Can Moringa Improve My Health? 21 Incredible Benefits of Moringa

If you’re searching “moringa benefits” in Google, it’s probably because somewhere along the line you heard someone mention Moringa in conjunction with some sort of health benefit.

“Moringa can help manage your diabetes!” “Moringa can lower your blood pressure!” “Use Moringa in your face scrubs and never have a breakout again!” So how much of it is true?

Honestly? Almost all of it.

Moringa is excellent for constipation. Moringa leaves have a ton of fiber, which makes you poop. Moringa seeds are also a very strong laxative, Since Moringa seeds are so strong, we highly suggest only eating a couple of the dried Moringa seeds after boiling them per day.

There are definitely Moringa posts out there that are a bit overblown. Moringa, ultimately, is a tree. A very nutritious tree! A very beneficial tree! But it’s not going to make you grow wings, and it’s not going to grant you immortality.

But the bulk of what you might have heard about Moringa is true. It genuinely is capable of changing your life for the better. Let’s read along as we discuss 21 science-based, incredible benefits of Moringa Oleifera, the miracle tree.

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Image by Books for Life (CC BY-SA 2.0)

Moringa Lowers Blood Sugar and Helps Fight Diabetes

According to a 2017 study by the CDC, over 100 million Americans (or more than 35% of the population) have either diabetes or prediabetes. In other words, there’s a 1 in 3 chance that you (yes, you!) either have diabetes or are at severe risk of developing type 2 diabetes within the next 5 years.

Those are scary numbers. The good thing is that researchers have been studying how Moringa affects diabetes for years, and pretty much every result says the same thing: Moringa can help fight–or even cure–some types of diabetes.

Studies show that taking small doses of Moringa on a daily (or even weekly!) basis can lower postprandial blood sugar. It can decrease fasting glucose. In another study, it even cured Type 1 and Type 2 diabetes in animal test subjects entirely.

Moringa is full of antioxidants, and one of those antioxidants–something called flavonoids–helps keep your blood glucose level low, which in turn fights diabetes. What that means is that adding just a gram or two of Moringa powder to your daily meals can help prevent, decrease, or even cure diabetes.

Are you growing Moringa? here are some reasons that your moringa tree leaves are turning yellow. 

Moringa for Constipation

If you’re an adult, you’ve probably suffered from constipation at least once or twice in your life. In fact, according to one study, at least 16% of all adults suffer from chronic constipation–constipation that lasts and lasts. In the U.S. alone, we spent $1,304,000,000 in 2017 on over-the-counter laxatives.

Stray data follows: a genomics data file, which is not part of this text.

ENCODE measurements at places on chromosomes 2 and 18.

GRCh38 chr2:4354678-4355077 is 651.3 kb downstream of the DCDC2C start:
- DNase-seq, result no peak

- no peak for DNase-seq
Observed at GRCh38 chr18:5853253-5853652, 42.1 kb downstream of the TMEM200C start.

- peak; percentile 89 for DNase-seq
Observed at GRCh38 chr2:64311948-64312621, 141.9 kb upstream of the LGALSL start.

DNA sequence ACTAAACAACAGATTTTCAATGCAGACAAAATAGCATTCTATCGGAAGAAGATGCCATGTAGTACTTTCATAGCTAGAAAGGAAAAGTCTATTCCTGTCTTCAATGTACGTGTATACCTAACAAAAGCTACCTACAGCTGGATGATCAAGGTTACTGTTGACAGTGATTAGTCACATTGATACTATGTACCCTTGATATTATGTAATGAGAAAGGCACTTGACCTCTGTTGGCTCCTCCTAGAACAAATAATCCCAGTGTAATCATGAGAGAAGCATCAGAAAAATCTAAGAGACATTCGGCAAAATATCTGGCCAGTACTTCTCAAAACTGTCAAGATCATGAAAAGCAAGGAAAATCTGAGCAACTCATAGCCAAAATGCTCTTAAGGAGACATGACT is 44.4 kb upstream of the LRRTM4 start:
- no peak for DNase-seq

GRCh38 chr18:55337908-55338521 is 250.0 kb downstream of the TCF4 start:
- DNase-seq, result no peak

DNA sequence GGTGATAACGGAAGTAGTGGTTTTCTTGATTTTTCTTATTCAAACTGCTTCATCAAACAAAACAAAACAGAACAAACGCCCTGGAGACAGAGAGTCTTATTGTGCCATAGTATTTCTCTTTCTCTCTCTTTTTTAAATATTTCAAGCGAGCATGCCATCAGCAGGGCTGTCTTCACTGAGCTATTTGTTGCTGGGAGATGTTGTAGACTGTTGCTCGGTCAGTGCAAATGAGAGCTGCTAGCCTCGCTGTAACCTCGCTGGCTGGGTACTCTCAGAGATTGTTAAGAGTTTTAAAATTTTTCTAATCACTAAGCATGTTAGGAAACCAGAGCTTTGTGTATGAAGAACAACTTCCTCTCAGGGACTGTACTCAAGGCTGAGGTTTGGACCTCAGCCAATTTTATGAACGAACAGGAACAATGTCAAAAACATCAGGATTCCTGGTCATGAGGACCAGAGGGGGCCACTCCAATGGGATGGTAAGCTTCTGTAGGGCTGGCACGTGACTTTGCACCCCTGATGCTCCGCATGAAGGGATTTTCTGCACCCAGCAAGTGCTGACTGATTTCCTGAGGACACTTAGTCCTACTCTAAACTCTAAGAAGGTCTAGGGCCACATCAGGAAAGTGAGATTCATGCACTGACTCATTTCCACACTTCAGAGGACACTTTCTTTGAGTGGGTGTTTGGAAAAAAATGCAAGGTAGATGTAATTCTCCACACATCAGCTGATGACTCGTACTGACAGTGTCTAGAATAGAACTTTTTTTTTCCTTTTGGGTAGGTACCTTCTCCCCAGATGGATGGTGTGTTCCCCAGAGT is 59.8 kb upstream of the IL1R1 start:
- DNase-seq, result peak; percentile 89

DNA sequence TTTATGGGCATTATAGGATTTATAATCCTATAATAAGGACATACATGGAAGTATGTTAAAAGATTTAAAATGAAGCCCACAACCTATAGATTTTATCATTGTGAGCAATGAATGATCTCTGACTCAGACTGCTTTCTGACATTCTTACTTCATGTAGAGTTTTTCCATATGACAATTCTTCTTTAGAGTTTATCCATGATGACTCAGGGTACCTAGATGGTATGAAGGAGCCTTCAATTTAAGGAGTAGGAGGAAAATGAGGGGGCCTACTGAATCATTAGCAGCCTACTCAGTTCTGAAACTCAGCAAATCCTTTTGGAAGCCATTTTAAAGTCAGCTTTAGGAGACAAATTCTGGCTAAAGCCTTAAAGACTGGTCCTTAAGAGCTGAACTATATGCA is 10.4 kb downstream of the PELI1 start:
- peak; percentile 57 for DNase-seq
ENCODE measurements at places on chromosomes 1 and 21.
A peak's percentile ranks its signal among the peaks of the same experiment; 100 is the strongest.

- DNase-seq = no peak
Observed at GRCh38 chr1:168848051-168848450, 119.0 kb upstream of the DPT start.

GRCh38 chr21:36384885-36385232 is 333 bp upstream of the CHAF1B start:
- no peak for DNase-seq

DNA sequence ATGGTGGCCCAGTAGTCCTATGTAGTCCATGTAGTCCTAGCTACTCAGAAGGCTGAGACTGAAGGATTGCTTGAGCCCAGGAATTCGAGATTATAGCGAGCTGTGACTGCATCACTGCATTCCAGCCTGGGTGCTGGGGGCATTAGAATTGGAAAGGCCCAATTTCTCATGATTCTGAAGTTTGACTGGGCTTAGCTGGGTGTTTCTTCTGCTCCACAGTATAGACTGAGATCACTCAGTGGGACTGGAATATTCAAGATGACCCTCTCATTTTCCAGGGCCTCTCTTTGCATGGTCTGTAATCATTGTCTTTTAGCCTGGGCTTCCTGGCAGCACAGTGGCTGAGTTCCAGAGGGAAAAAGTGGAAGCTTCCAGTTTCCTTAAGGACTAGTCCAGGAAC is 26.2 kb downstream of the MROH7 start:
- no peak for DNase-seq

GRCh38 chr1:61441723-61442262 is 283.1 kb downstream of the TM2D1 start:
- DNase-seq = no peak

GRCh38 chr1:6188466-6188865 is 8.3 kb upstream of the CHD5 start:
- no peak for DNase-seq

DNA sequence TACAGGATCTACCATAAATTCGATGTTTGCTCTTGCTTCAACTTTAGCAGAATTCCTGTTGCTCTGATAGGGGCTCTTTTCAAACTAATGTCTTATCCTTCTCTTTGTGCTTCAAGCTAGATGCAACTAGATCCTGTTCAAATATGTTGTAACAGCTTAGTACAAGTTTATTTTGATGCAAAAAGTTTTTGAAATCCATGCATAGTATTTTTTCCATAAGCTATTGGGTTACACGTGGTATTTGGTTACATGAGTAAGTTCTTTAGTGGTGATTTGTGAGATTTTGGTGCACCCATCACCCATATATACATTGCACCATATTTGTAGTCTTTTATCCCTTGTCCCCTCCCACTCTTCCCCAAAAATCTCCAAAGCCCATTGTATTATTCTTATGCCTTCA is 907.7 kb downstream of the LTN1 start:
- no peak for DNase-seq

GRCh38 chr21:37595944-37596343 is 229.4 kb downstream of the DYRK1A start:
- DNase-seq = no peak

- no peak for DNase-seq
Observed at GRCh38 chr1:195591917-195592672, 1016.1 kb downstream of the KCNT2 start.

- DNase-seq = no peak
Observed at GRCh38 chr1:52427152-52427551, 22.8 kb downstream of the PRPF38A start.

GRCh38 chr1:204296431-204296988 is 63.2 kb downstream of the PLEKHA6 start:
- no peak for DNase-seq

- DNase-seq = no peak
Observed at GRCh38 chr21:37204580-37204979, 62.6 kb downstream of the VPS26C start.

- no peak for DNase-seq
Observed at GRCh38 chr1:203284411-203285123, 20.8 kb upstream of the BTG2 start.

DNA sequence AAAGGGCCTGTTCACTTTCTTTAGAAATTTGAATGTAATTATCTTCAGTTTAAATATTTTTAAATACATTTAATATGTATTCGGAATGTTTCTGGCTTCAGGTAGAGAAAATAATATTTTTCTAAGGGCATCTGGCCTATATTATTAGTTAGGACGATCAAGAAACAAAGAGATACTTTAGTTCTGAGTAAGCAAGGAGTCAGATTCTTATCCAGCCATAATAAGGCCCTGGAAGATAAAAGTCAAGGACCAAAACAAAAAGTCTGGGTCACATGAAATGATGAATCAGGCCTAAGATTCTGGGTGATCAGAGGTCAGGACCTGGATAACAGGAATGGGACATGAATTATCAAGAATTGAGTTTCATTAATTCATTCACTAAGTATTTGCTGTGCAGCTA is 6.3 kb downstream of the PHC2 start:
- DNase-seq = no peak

Constipation and other digestive issues are pretty big problems, in other words.

But we have one major tool in our constipation-fighting toolbelt, and that’s dietary fiber.

Moringa Improves Digestion

Does Moringa make you Poop?

Moringa does make you poop, Fiber bulks up your stool, increases your stool frequency, and helps prevent colon cancer. Researchers have found that people who have diets rich in fiber by and large have lower rates of constipation. And while many fruits and vegetables contain dietary fiber, Moringa is a cut above the rest.

For comparison, 100 grams of apple contains 2.4 grams of dietary fiber. 100 grams of Moringa powder contains 19.2 grams, or 8x as much. In other words, if you eat one tablespoon (14 grams) of Moringa powder a day, you’ll get more fiber than eating an entire apple.

Taking that much Moringa? Here we go over if you can take Moringa on an empty stomach

Moringa Can Lower Your Cholesterol

Heart disease is the leading cause of death within the United States, even more than cancer, accidents, or strokes. And while heart disease can be caused by a number of factors, one of the largest factors is high cholesterol.

According to the CDC, more than 95 million adults in the US currently have total cholesterol higher than 200 mg/dL. That’s almost 30% of the total population, for the record, which means that nearly 30% of all Americans are at higher-than-normal risk of heart disease.

Diets containing Moringa have been shown to decrease total levels of cholesterol in humans, animals, and even eggs. A large part of this is because of Moringa’s high level of fiber. Not only does fiber help improve your digestive health, but soluble fiber can also reduce how much cholesterol is absorbed into your bloodstream.

Another reason Moringa is so good at reducing cholesterol is because it contains PUFAs: polyunsaturated fatty acids. Don’t let the name intimidate you; PUFAs have the ability to control cholesterol. Moringa seed oil, for the record, can contain up to 72% PUFA. All of this combines to make Moringa excellent at reducing cholesterol.